This story was updated on June 26th, 2020, at 4:37 p.m.
As domestic travel slowly and gradually takes off, WestJet and Air Canada have decided to end their physical distancing policies on aircrafts starting in July.
For the past few months, the two carriers have been temporarily blocking the sale of its middle seats in an effort to halt the spread of COVID-19.
The move aligns with recommendations made by International Air Transport Association (IATA), which has long disapproved of social distancing rules on airplanes, such as blocking the middle seat.
IATA’s guidance supports the removal of seat distancing as the following protections are provided in the cabin:
- The installation of HEPA filters to help clean recirculated air (all WestJet aircraft are equipped with HEPA filters);
- The direction of airflow from ceiling to floor reduces forward and aft movement of air;
- The physical barrier of seat backs.
WestJet is adopting IATA's recommendations with respect to seat distancing effective July 1st, 2020.
"As a global airline in a global sector, we are committed to ensuring our protocols are consistent with the best practices and advice available to us from around the world," the airline stated in a release.
On June 9th, WestJet released its Safety Above All program, an initiative highlighting the airline's new health and safety protocols.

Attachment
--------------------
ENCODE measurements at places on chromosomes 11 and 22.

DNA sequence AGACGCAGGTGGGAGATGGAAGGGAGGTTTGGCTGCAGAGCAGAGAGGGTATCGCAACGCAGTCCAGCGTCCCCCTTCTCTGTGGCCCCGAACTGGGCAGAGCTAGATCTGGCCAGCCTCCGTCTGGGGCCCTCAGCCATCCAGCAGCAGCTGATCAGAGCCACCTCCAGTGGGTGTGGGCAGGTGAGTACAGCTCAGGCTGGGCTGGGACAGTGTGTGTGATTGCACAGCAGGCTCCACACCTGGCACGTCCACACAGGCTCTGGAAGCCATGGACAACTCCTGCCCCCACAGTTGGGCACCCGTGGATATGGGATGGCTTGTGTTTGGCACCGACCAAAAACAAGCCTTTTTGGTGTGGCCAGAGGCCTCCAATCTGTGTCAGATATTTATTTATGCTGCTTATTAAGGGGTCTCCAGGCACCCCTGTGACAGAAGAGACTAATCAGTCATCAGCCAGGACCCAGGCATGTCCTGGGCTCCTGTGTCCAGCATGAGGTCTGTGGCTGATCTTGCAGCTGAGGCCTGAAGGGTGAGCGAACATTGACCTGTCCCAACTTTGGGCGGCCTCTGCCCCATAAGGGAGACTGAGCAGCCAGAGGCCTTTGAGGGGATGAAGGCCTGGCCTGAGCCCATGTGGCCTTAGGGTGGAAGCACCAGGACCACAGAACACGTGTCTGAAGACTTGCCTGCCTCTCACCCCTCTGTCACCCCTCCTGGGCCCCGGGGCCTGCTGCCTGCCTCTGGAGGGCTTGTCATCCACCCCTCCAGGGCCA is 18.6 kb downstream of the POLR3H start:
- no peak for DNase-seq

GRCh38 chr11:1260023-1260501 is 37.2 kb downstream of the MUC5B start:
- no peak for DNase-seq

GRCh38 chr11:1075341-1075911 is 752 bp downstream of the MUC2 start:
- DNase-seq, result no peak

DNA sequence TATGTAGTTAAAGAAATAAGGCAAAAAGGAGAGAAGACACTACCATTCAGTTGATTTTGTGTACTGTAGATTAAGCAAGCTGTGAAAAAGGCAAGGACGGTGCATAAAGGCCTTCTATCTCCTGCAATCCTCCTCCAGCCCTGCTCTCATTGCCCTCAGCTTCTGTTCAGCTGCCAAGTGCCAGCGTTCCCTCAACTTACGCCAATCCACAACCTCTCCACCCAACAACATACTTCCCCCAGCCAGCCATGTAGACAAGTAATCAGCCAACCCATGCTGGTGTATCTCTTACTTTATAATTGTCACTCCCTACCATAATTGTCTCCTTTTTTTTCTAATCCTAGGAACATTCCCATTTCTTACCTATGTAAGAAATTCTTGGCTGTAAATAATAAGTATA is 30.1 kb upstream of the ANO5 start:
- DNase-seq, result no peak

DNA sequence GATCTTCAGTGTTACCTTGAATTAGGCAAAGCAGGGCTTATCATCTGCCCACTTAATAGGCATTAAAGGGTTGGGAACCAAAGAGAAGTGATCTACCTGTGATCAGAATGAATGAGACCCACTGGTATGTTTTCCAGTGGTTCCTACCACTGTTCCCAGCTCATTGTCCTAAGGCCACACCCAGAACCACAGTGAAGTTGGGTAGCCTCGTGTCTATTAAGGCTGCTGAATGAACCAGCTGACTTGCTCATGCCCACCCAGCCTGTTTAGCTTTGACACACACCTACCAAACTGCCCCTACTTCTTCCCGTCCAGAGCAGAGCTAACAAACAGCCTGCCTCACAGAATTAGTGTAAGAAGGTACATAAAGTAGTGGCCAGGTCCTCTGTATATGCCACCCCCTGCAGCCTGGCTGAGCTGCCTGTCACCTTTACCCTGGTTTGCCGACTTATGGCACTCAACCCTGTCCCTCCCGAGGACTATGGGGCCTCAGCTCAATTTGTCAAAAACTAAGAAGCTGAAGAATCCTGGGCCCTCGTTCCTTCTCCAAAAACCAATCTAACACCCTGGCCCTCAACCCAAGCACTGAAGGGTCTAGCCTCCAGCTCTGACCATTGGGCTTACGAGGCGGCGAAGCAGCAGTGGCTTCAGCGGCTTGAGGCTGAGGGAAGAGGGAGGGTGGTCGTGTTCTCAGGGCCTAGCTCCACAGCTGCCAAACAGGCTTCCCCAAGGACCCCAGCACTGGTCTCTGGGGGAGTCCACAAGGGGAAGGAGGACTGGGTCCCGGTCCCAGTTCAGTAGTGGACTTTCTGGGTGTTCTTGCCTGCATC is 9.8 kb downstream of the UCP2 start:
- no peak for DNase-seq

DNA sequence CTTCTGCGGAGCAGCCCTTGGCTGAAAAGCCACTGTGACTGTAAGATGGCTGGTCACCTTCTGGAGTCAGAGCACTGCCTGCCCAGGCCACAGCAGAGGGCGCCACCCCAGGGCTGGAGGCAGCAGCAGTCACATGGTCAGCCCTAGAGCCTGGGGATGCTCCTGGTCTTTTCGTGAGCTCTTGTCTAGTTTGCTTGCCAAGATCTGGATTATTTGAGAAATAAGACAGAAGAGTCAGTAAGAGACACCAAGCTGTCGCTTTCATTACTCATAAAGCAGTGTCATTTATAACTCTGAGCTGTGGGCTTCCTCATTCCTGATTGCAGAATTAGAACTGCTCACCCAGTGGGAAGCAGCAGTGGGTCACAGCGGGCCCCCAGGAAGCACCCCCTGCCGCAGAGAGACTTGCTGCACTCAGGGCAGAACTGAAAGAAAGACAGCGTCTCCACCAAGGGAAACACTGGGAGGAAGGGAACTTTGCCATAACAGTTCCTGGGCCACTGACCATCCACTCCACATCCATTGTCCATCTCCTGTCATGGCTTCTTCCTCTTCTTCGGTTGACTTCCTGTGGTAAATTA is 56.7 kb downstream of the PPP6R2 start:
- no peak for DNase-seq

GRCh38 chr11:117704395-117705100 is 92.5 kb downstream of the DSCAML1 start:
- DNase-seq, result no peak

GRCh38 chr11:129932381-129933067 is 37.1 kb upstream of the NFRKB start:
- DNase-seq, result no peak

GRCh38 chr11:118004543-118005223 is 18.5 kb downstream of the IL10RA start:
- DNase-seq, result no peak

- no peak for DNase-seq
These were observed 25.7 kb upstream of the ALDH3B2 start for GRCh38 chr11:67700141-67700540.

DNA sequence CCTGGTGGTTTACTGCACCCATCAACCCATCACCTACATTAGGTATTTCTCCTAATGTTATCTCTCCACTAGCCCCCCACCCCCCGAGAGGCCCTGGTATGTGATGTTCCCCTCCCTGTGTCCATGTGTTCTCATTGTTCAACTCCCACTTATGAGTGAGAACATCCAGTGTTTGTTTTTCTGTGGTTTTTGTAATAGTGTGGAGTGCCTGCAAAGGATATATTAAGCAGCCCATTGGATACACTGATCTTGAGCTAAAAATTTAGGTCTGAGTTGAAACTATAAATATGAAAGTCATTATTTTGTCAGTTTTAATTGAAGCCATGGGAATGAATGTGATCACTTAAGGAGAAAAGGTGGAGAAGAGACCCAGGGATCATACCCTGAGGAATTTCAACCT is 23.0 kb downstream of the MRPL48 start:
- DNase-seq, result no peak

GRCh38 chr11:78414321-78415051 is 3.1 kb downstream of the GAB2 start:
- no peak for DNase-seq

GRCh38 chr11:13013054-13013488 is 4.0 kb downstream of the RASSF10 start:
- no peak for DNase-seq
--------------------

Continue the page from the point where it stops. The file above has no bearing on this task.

READ MORE: WestJet spotlights travel hygiene program
Some of WestJet's current COVID protocols include mandatory pre-boarding non-contact temperature checks, enhanced aircraft cleaning and sanitization on all touch points in cabin, modifications to inflight service, aircraft fogging and mandatory requirement for guests and crew to wear masks.
"Safety is at the forefront of every decision we make and as our industry adapts to a new normal, we will continue to adjust our health measures to ensure the safest travel experience. This includes spending millions of dollars in cleaning and sanitizing measures, along with personal protective equipment, to ensure the safety and well-being of our guests and our people," the company stated.
IATA’s guidance is available in full here in section 5.2.
Air Canada, too, announced on Friday (June 26th) that it will revert to health recommendations from the United Nation's aviation agency and IATA.
Seat blocking isn't something that has been practiced across the board during the pandemic, however.
Canadian ultra-low cost carrier Flair, for example, has continuously listed all of its seats for sale in order to keep its prices low while offering customers the option to book a middle-seat-free flying experience in rows two to six for an extra charge of $49 (CAD).
Don't miss a single travel story: subscribe to PAX today!